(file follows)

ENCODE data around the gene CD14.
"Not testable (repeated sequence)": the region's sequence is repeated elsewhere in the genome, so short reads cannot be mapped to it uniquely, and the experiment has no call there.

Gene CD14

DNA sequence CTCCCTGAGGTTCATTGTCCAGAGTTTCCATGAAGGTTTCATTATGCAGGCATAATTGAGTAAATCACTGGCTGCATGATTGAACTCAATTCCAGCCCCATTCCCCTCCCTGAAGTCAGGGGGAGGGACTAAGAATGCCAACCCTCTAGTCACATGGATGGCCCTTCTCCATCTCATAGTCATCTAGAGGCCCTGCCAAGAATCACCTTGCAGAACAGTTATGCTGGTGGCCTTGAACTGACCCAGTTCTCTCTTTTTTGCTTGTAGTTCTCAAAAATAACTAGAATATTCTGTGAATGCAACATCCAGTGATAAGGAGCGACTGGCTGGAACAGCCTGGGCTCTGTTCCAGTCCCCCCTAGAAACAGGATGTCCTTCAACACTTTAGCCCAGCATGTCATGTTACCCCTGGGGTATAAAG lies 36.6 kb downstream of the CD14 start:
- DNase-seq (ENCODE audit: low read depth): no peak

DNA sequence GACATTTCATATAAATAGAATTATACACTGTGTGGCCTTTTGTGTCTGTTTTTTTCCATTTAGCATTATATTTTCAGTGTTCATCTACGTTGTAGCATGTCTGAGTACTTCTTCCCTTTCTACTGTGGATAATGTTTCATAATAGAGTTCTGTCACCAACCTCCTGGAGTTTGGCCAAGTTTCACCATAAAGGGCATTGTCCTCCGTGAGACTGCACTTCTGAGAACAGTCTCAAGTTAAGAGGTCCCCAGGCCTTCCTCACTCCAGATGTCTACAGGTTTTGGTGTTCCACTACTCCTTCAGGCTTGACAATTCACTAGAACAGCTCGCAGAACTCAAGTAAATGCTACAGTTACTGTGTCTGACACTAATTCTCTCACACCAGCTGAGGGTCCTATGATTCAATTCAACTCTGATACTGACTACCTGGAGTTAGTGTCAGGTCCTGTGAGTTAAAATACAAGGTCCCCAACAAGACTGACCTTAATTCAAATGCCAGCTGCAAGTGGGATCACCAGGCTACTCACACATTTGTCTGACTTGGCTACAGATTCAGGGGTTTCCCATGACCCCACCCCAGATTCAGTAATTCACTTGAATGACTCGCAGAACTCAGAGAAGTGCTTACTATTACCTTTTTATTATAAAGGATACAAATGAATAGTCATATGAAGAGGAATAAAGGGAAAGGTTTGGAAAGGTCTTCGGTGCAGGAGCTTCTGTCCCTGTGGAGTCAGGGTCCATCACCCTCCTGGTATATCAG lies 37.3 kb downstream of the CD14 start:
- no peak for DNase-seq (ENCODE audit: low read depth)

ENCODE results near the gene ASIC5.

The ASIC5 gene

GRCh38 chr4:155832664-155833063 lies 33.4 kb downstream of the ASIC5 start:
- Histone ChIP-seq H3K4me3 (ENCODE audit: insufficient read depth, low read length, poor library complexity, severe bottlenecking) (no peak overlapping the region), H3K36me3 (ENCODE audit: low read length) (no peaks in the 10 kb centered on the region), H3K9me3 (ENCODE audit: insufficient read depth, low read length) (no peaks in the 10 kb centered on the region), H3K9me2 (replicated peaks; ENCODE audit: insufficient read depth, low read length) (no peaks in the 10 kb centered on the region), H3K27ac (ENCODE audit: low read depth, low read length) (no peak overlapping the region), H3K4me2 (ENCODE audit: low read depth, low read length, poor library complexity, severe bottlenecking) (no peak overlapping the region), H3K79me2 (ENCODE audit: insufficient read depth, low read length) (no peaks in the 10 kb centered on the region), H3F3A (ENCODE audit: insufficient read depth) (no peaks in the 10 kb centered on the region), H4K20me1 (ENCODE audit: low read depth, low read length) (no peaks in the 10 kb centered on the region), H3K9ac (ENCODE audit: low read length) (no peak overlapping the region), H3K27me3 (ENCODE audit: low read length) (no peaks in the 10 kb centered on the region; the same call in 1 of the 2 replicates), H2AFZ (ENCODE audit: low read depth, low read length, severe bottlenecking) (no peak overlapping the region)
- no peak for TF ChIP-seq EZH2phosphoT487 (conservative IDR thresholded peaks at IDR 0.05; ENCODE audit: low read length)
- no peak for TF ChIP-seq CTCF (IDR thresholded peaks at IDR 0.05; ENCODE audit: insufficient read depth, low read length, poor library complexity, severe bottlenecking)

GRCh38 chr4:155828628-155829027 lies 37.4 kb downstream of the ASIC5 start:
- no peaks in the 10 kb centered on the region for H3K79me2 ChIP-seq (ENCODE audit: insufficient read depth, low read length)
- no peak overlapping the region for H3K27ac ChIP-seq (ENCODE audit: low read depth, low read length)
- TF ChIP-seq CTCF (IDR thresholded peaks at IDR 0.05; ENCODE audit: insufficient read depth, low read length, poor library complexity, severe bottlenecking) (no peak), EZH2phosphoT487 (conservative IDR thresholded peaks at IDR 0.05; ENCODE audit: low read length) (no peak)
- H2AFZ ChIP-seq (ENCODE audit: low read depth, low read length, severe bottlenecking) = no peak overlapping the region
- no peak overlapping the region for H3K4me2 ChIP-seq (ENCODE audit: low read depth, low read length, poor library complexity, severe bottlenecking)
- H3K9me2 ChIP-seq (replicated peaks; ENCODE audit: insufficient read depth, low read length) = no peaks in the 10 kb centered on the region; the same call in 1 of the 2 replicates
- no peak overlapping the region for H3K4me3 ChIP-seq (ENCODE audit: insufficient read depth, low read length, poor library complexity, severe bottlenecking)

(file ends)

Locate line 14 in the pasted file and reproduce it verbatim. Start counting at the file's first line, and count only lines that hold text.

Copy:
GRCh38 chr4:155828628-155829027 lies 37.4 kb downstream of the ASIC5 start: